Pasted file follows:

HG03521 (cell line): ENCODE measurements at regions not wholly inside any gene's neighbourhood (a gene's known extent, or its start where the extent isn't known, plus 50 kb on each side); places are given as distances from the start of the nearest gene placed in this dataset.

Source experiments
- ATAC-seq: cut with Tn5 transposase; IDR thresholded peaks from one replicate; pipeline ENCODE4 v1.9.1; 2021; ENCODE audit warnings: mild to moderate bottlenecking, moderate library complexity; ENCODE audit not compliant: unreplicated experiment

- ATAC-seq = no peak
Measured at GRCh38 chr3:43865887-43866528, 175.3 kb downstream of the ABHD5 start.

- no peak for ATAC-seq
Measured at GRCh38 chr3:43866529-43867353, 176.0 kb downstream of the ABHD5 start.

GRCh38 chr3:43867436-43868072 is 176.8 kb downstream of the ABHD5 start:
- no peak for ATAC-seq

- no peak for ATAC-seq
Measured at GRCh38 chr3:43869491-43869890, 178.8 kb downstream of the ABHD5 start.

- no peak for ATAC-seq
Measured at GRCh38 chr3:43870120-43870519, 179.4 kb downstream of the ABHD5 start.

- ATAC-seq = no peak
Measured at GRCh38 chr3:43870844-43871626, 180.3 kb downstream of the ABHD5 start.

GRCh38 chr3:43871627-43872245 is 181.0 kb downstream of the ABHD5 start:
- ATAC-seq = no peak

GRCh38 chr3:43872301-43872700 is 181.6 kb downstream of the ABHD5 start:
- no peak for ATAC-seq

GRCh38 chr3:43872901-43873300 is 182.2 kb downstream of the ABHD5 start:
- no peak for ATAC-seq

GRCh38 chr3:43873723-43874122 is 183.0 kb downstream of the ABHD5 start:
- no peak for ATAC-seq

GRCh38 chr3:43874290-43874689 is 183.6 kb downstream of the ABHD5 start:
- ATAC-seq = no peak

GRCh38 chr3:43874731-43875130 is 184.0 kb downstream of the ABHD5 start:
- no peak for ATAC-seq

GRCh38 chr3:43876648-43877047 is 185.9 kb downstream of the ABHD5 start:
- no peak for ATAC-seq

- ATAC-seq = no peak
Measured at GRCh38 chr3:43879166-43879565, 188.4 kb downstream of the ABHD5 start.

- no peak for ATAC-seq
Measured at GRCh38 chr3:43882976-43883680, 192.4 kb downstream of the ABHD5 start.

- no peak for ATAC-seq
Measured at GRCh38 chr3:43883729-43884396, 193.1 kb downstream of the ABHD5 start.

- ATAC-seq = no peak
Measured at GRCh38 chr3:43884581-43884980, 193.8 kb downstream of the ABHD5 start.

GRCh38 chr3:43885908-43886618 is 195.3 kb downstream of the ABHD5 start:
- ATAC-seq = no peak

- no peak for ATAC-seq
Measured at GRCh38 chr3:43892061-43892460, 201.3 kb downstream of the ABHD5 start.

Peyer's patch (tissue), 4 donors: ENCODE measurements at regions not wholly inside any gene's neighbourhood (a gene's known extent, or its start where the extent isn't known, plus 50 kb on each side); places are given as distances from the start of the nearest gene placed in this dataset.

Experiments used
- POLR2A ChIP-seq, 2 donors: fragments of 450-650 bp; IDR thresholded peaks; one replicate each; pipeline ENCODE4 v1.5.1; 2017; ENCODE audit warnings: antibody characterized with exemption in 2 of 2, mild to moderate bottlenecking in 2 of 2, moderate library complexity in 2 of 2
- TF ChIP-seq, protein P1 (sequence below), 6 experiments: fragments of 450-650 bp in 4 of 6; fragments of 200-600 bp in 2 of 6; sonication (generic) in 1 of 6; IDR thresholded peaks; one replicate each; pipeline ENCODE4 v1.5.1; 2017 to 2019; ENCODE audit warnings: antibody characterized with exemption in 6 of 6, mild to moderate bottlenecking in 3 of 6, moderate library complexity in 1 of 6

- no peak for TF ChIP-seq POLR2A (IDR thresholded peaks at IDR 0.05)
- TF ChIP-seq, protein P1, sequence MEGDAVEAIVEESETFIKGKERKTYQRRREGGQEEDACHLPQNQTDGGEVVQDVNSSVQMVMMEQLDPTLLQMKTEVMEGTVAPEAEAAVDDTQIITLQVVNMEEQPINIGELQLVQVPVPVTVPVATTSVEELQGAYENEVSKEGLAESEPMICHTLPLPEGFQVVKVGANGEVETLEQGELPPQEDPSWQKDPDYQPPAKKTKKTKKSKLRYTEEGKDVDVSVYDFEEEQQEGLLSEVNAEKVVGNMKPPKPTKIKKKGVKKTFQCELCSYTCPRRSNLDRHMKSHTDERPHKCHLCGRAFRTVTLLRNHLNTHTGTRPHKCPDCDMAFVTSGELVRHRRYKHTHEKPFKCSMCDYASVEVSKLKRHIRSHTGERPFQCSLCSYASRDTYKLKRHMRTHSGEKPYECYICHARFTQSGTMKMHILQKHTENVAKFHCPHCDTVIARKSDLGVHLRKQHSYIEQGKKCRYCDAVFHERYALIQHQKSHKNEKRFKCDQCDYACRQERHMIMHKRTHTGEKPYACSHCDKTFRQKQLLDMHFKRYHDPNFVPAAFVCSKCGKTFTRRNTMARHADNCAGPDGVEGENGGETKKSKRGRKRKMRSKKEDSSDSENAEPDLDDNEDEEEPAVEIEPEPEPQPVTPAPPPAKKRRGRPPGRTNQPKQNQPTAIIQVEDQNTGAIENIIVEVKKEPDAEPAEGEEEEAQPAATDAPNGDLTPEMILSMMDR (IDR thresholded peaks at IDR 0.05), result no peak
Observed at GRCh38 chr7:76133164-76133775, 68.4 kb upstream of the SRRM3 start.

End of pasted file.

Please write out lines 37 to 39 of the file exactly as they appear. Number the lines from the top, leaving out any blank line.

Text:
Measured at GRCh38 chr3:43884581-43884980, 193.8 kb downstream of the ABHD5 start.

GRCh38 chr3:43885908-43886618 is 195.3 kb downstream of the ABHD5 start:
- ATAC-seq = no peak